Infant protection is an important but largely neglected aspect of parental care. Available theory and research suggest that endocrine levels and neural responses might be biological correlates of protective behavior. However, no research to date examined associations between these neurobiological and behavioral aspects. This study, preregistered on, explored the psychobiology of paternal protection in 77 new fathers by combining neural responses to infant-threatening situations, self-reported protective behavior, behavioral observations in a newly developed experimental set-up (Auditory Startling Task), and measurements of testosterone and vasopressin. fMRI analyses validated the role of several brain networks in the processing of infant-threatening situations and indicated replicable findings with the infant-threat paradigm. We found little overlap between observed and reported protective behavior. Robust associations between endocrine levels, neural responses, and paternal protective behavior were absent.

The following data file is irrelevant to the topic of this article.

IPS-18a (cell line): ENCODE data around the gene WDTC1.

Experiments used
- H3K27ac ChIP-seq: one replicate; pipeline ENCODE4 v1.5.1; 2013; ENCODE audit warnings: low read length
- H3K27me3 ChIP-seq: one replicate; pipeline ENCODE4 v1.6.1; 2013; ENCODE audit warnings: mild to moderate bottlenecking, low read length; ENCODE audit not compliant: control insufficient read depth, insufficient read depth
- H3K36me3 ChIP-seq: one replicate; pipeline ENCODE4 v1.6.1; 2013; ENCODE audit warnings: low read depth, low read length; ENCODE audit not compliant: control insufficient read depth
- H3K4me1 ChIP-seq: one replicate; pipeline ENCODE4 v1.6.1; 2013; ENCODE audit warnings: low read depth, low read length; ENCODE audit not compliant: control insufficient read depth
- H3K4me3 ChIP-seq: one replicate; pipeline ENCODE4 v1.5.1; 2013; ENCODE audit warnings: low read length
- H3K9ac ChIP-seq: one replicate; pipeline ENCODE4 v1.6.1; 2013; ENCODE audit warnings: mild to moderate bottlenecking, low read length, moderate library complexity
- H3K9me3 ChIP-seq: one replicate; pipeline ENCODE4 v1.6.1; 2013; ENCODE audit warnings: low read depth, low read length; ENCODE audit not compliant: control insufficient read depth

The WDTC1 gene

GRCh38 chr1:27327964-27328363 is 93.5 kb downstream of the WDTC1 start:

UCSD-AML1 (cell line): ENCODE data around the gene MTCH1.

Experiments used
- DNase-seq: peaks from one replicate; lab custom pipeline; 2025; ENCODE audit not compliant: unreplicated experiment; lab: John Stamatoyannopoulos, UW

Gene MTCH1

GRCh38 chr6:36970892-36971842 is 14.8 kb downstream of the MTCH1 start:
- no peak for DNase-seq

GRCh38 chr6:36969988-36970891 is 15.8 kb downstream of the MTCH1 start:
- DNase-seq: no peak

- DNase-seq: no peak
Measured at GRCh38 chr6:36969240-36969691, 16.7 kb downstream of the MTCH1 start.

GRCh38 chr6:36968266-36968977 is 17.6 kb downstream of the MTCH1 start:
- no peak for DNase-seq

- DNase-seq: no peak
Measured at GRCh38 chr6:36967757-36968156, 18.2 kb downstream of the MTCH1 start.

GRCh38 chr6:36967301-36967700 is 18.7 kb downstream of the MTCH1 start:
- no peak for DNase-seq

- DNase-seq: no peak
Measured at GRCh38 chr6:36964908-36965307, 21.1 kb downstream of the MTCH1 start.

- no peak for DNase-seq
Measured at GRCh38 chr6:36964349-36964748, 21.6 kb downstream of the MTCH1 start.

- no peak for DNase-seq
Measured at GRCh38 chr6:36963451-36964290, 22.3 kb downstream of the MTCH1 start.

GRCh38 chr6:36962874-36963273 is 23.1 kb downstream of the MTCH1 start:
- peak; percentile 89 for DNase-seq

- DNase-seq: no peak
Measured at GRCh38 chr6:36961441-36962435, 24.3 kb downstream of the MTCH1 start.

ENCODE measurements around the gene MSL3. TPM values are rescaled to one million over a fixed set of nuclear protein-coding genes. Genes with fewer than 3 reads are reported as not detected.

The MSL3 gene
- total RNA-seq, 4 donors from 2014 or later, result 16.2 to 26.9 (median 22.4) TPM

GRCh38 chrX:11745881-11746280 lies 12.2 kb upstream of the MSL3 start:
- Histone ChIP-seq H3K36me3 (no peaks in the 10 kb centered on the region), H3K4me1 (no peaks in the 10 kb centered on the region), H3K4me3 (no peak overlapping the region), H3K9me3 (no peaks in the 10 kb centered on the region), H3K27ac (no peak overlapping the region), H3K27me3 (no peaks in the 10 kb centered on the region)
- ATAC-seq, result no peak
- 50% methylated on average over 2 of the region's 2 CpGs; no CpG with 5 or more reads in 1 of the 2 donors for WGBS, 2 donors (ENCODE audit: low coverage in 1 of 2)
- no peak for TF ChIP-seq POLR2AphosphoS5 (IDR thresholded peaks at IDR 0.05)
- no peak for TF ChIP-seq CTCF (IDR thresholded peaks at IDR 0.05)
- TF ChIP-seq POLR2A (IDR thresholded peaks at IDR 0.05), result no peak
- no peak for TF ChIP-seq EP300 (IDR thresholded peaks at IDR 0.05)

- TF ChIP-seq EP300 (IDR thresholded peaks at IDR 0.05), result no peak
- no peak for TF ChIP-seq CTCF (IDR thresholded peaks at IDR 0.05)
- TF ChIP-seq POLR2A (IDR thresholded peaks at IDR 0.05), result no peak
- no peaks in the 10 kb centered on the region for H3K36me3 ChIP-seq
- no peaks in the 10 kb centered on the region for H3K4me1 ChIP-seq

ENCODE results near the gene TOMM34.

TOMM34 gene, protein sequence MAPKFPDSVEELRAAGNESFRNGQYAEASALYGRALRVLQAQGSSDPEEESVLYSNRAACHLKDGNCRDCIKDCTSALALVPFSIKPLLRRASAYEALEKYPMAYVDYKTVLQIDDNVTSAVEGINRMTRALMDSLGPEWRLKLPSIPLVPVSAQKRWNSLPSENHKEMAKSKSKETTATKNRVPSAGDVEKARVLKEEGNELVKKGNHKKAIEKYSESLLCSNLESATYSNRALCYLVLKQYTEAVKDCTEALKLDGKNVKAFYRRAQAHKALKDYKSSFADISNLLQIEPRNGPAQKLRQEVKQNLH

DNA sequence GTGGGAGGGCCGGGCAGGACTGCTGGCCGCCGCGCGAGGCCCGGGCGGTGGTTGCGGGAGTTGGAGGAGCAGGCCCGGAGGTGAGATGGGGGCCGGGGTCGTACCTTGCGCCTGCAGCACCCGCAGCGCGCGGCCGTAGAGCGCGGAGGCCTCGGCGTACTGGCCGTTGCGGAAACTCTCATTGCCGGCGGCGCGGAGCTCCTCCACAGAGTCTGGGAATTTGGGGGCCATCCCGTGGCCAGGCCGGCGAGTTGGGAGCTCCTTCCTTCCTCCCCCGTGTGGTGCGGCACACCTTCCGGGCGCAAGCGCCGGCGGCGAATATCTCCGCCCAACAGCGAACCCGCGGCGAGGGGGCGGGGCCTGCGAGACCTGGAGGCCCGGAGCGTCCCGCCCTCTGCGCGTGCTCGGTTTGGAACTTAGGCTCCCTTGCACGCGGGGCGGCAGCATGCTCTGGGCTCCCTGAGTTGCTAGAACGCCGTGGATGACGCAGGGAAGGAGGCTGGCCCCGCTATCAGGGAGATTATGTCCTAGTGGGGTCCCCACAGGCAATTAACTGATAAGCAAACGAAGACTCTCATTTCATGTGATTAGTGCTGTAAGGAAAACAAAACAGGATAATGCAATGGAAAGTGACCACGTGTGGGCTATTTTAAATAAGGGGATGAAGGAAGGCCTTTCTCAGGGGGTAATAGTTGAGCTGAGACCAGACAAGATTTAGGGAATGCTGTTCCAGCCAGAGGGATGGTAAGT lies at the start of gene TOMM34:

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Developmental Psychobiology
Department of Psychology